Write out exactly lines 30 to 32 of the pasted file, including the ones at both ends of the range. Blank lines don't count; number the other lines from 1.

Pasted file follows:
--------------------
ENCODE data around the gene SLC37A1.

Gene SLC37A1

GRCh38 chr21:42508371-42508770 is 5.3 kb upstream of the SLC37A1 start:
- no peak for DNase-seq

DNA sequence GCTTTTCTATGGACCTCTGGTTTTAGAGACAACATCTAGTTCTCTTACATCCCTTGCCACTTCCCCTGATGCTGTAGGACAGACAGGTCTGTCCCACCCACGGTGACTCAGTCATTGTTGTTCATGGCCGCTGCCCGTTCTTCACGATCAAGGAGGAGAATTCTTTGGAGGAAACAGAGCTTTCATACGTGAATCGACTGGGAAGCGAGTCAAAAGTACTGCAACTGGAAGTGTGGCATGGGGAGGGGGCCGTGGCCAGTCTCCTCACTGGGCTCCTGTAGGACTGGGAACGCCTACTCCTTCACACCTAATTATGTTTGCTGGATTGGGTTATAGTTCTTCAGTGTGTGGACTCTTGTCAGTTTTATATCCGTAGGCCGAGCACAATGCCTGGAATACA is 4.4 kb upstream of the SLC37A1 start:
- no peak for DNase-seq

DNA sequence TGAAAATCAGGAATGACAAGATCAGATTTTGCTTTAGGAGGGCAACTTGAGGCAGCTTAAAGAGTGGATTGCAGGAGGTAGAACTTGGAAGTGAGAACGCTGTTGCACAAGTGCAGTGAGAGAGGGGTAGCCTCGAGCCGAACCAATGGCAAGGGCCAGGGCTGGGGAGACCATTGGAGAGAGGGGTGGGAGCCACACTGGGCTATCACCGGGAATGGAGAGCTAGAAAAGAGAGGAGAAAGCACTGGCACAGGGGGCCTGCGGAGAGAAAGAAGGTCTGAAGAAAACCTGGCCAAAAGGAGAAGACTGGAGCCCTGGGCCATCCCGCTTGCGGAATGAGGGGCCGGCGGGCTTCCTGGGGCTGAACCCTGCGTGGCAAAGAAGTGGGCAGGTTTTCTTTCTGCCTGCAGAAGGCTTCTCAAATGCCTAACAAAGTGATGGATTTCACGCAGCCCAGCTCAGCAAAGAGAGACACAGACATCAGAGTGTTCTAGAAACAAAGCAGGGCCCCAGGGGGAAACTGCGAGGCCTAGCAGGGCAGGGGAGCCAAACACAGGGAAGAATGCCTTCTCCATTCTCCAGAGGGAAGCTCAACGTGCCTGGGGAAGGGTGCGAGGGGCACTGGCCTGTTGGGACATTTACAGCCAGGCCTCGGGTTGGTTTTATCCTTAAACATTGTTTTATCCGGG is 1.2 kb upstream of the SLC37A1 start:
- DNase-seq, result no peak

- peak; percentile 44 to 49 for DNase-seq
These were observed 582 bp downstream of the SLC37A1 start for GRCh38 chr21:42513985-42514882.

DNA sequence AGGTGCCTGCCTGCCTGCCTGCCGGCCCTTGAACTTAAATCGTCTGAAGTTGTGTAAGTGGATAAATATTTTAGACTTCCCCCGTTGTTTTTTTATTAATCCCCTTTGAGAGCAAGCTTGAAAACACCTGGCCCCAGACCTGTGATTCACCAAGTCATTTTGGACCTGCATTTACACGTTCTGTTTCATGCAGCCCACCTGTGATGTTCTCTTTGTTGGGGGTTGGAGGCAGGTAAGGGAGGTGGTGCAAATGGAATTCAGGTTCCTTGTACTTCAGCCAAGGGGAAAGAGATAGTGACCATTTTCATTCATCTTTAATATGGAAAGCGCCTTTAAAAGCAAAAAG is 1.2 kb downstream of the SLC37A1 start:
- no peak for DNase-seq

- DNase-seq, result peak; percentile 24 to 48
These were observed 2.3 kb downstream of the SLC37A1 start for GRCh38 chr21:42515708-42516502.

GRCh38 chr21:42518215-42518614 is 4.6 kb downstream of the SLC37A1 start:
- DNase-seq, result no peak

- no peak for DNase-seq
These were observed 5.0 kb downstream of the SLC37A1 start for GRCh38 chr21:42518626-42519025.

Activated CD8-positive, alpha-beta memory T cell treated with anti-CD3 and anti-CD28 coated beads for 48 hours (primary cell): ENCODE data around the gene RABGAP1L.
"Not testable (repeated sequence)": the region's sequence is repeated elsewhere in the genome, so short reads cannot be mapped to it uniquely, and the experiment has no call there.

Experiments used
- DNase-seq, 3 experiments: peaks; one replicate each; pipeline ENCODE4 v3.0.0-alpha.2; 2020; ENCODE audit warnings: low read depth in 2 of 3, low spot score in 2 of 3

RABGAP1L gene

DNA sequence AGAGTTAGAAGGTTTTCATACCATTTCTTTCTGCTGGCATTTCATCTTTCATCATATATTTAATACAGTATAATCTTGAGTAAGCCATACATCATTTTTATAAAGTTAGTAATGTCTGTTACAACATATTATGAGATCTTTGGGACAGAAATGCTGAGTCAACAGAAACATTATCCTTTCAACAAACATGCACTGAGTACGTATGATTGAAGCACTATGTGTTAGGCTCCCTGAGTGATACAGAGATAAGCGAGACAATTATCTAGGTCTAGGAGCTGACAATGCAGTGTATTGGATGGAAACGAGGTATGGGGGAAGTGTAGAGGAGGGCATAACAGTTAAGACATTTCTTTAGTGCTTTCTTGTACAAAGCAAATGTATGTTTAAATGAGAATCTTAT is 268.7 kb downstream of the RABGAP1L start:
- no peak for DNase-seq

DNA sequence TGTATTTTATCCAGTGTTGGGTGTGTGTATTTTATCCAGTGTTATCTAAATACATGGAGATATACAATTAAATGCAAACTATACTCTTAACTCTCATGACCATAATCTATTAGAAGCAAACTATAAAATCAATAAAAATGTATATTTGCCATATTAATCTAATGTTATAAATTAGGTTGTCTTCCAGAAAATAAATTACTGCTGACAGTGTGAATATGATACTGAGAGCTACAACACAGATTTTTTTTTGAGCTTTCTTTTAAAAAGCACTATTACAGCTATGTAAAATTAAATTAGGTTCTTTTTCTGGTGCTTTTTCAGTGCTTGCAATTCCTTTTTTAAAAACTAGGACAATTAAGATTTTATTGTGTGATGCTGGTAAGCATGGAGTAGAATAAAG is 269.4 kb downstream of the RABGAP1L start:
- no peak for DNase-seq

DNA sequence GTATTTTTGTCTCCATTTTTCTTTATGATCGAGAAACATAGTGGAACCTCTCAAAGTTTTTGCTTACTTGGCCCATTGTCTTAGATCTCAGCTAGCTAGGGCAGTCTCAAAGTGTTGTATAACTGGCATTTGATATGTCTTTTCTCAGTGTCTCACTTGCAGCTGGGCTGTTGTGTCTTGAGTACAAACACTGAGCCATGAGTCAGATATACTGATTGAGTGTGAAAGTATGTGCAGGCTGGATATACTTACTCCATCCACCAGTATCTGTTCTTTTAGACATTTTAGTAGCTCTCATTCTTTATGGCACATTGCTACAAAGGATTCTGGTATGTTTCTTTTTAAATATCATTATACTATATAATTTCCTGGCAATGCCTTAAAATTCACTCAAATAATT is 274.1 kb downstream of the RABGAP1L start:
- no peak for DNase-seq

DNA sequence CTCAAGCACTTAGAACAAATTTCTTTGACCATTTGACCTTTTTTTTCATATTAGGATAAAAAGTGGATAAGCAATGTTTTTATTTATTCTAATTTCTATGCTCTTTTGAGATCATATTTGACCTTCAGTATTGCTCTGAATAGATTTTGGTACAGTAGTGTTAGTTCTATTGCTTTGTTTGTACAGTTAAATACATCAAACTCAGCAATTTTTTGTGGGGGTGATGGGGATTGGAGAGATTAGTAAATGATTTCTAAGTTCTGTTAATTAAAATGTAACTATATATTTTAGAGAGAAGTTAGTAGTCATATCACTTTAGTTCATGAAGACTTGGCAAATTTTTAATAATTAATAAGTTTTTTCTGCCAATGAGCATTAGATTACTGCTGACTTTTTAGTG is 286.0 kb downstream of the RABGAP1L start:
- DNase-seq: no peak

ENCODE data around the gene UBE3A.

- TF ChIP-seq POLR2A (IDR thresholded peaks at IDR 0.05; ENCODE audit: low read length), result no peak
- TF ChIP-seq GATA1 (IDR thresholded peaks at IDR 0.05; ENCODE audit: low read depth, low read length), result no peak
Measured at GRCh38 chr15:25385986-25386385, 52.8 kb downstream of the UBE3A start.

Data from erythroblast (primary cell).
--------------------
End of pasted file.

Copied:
DNA sequence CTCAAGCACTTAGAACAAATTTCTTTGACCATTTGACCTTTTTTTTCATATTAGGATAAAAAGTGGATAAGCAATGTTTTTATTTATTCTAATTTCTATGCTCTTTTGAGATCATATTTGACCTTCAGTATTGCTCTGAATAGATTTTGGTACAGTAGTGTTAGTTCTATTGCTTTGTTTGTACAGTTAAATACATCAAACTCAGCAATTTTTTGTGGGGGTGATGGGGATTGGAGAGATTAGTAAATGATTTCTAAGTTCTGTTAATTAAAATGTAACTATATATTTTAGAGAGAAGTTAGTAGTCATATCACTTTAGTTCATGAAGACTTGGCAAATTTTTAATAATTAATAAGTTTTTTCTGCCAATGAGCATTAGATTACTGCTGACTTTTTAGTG is 286.0 kb downstream of the RABGAP1L start:
- DNase-seq: no peak

ENCODE data around the gene UBE3A.